Another residuum from sun-worship led to building churches with the altar at the east, praying toward the east, burying the dead with reference to the east, etc. Of the pagan origin of the custom, Gale speaks as follows:

“Another piece of Pagan Demonolatry was their ceremony of bowing and worshipping towards the East. For the Pagans universally worshipped the sun as their supreme[266] God, even the more reformed of them, the new Platonists, Plotinus, Porphyry, and Julian the apostate, as it appears by his oration to the Sun. Whence it came to pass, that the sun rising in the east they usually worshipped in that way (as the Jews in Babylon usually worshipped west, because Jerusalem stood west thence). Hence also they built their temples and buried their dead towards the East. So Diogenes Laertius, in the life of Solon, says: that the Athenians buried their dead towards the East, the head of their graves being made that way. And do not Anti-Christ and his sons exactly follow this Pagan ceremony in building their temples and High Altars towards the East, and in bowing that way in their worship?”[238]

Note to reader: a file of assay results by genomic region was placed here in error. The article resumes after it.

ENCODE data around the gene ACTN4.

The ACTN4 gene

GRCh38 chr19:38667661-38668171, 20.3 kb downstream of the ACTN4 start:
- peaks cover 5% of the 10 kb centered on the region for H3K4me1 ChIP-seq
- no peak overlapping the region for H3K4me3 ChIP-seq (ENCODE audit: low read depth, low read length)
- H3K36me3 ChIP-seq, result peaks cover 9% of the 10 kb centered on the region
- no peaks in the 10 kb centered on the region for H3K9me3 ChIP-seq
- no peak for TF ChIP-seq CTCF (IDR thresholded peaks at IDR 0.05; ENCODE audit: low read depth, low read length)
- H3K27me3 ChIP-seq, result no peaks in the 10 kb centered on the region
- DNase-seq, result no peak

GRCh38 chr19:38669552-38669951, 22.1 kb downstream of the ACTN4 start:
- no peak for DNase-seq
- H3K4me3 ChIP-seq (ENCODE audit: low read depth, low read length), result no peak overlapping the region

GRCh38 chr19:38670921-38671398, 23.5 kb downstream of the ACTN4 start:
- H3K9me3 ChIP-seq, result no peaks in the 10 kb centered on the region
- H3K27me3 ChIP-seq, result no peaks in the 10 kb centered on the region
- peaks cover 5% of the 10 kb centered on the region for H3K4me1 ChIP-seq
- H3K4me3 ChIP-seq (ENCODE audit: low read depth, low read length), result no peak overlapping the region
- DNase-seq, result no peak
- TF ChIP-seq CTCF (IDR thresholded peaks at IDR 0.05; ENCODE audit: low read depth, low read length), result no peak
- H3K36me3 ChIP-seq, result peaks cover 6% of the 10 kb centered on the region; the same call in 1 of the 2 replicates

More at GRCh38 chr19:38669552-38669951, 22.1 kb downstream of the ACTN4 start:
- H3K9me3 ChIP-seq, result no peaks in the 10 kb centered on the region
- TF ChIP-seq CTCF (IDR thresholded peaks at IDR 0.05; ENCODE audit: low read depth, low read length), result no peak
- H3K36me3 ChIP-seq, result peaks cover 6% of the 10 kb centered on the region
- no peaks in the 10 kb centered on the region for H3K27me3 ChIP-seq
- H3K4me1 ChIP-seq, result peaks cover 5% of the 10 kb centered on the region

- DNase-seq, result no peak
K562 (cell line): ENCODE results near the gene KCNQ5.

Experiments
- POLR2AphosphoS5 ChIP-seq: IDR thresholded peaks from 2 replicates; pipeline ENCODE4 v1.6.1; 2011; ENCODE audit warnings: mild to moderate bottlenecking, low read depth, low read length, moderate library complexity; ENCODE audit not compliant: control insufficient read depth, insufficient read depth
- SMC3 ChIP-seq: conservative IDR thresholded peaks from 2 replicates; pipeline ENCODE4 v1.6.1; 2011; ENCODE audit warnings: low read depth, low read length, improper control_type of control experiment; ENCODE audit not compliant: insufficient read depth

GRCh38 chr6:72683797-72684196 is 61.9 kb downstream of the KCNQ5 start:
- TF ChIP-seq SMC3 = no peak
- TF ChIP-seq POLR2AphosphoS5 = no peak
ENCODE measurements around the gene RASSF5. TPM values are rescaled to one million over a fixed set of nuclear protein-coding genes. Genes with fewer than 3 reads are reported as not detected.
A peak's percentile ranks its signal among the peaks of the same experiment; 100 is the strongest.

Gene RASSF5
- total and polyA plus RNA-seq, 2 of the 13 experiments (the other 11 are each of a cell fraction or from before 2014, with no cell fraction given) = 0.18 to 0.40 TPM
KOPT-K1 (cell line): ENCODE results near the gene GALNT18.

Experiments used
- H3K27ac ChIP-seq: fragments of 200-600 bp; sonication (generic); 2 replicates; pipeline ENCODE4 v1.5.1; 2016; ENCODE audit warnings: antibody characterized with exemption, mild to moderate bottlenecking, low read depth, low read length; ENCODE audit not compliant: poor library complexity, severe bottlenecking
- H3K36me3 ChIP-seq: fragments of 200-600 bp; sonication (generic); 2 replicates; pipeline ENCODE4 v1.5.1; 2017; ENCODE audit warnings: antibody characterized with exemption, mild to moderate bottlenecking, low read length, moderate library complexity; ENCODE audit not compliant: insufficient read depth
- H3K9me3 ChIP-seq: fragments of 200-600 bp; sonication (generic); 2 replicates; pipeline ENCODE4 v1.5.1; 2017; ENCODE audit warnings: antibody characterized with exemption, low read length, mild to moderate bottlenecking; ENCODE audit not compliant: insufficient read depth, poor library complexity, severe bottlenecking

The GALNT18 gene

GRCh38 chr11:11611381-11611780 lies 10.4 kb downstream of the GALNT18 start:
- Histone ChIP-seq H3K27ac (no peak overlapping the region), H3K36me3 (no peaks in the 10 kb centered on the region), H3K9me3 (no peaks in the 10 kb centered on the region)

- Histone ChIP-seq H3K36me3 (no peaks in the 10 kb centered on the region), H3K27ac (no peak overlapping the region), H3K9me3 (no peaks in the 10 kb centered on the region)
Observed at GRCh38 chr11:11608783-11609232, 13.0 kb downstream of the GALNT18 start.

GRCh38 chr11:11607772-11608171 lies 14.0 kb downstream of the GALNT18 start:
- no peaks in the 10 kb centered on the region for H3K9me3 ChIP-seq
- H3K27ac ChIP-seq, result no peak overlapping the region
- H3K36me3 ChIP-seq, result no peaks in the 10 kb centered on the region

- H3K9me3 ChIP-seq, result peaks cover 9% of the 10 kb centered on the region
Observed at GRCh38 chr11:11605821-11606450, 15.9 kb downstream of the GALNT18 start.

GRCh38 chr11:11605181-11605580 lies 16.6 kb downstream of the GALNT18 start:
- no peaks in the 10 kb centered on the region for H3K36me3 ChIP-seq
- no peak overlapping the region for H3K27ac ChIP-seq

Various explanations were made concerning this practice, to cover up the prominence of this paganism. For instance, Clement of Alexandria says:

“And since the dawn is an image of the day of birth, and from that point the light which has shone forth at first from the darkness, increases, there has also dawned on those involved in darkness a day of the knowledge of truth. In correspondence with the manner of the sun’s rising, prayers are made looking towards the sunrise in the East. Whence also the most ancient temples looked towards the West, that people might be taught to turn to the East when facing the images. ‘Let my prayer be directed before thee as incense, the uplifting of my hands as the evening sacrifice,’ say the Psalms.”[239]